As I sit here, waiting to go to the airport to see my family for Thanksgiving, fond childhood memories float through my mind. Some tales I have regaled to friends and co-workers, and, as with most of my stories, they are somehow tied to R&B music. Anyone who has met me for more than a few minutes soon realizes that I have a virtually one-track mind, pointing to the Soul and Soul Music — here, I will attempt to tell you how it all began.
It was an unlikely start, growing up as I did in a quiet suburban enclave in Northern Vermont. I have specific memories as a young child of looking at my parents’ record collection, of Billy Joel‘s The Stranger and the Eagles‘ One of These Nights covers frightening me, of looking at pictures of Gordon Lightfoot and thinking that he was my dad (same moustache). However, I also remember asking my folks to switch the radio station one day in the car, because I had decided that I had a strong aversion to Neil Diamond. That is not soul.
During this time there was a show that aired every Saturday night called “Solid Gold,” hosted first by Dionne Warwick (pre-psychic network, the Burt Bacharach songbook high priestess and still aunt to Whitney Houston), and later by Marilyn McCoo (of the 5th Dimension) and Andy Gibb (NOT a Bee Gee), later still with Rick Dees. “Solid Gold” was the kind of show that would make any American Apparel fashion victim hag wet her/himself. This was a shoddily conceived yet highly glamorous show where, at any given time, one could see, say, Kool and the Gang lip-synch their latest dance floor burner in metallic leather suits and matching headbands. One would always presume that these performers were straight, but with dance theater troupes dominating the fledgling music video industry, who could ever really tell? Those were simpler times.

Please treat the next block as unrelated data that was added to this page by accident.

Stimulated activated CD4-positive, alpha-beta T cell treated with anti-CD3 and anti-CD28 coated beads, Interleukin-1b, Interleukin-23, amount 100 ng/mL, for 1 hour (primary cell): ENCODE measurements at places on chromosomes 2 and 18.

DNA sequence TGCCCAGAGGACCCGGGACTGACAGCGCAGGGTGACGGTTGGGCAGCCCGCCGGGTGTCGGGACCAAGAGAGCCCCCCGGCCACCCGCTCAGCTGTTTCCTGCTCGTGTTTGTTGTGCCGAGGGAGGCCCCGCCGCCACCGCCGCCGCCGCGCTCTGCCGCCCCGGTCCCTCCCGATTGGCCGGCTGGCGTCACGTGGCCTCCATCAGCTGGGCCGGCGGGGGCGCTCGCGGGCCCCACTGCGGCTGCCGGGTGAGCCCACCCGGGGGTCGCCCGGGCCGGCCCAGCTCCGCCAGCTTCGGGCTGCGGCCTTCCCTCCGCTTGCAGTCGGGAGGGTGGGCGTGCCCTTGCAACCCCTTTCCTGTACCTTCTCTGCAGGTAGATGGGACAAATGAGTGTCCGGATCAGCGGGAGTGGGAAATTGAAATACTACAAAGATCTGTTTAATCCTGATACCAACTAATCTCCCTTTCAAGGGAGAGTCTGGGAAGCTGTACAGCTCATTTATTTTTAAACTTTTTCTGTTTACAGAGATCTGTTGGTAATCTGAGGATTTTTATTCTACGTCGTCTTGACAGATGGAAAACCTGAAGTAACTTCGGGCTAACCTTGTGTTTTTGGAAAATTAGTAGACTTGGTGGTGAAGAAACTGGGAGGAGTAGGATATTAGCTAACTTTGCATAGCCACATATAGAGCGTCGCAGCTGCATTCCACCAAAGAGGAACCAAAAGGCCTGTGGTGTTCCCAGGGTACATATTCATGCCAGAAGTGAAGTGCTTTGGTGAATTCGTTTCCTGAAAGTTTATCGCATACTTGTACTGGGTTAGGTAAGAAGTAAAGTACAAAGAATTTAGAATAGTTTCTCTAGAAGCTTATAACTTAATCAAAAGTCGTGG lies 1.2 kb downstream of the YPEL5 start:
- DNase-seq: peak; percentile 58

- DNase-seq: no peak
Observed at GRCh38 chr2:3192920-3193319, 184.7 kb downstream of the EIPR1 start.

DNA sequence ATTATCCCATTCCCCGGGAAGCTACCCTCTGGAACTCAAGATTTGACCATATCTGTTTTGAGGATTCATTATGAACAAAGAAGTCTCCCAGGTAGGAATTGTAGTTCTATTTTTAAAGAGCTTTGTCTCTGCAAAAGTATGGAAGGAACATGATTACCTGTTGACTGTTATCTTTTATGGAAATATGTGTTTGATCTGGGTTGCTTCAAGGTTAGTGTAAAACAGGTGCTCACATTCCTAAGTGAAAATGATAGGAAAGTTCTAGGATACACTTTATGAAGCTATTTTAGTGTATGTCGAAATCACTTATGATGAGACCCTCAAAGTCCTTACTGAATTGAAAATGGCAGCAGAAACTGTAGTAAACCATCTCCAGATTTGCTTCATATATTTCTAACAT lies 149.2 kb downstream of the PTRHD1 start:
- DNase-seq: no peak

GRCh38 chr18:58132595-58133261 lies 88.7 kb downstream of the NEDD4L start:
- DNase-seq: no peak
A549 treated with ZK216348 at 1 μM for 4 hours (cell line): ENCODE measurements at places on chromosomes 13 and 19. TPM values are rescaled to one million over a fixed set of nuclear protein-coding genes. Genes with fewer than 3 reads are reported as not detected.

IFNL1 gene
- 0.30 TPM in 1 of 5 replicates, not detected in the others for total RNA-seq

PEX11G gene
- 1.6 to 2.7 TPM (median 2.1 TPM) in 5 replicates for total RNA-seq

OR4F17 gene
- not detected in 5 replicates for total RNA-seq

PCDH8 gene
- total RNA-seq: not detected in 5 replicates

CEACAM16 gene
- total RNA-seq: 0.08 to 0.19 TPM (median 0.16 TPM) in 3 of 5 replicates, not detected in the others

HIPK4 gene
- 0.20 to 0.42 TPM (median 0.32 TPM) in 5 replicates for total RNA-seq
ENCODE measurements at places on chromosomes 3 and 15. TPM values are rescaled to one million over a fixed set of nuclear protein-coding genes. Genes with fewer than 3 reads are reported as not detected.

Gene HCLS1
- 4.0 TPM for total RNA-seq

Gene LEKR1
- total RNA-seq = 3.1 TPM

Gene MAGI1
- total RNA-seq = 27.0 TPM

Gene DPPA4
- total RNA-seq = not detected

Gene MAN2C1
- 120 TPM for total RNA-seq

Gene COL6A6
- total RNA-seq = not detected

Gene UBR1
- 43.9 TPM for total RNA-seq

This brings us to the Solid Gold Dancers, Darcel Wynne being the undisputed queen. With flying leaps off gilded set pieces, leotards cut up the leg practically to the armpits, jazz hands, and, of course, her incredible lengthy locks, Darcel made it look easy, and she did it in heels. I will never forget the October when, during my five-year stint of wearing my shiny red Halloween dress (princess, fairy princess, beauty queen, etc.), I got a pair of plastic gold heels for my ensemble. Typically, I had to wait for the 31st to don any costume duds, but this year there was no stopping me from sporting those strappy lamé drag queen hoofs from couch to carpet to coffee table. We may have anxiously chewed our nails during commercial breaks of “The Muppet Show” while Dad perused the ever-tiresome “60 Minutes,” but in a house of three girls, Saturday night belonged to us and the Solid Gold Dancers. Pure magic.
At this time, I also claimed my next door neighbor as my boyfriend, which meant that I gave him half of my Kit Kats and made him take off his clothes in the sandbox (or, as my sense of discretion matured, behind the shed). His brother had both of Lionel Richie‘s solo records on vinyl, and I would visit his house to catch some “Dancing On the Ceiling,” read Mad Magazine and torture a poor timid boy who probably now has no hope of ever engaging in a healthy sexual relationship. Don’t feel too bad, though — he got me back in middle school by telling everyone that we had had sex. No biggie. In a life dedicated to R&B, one must not expect one’s reputation to remain pure as the driven snow. Can anyone think of a song here where someone does you wrong…?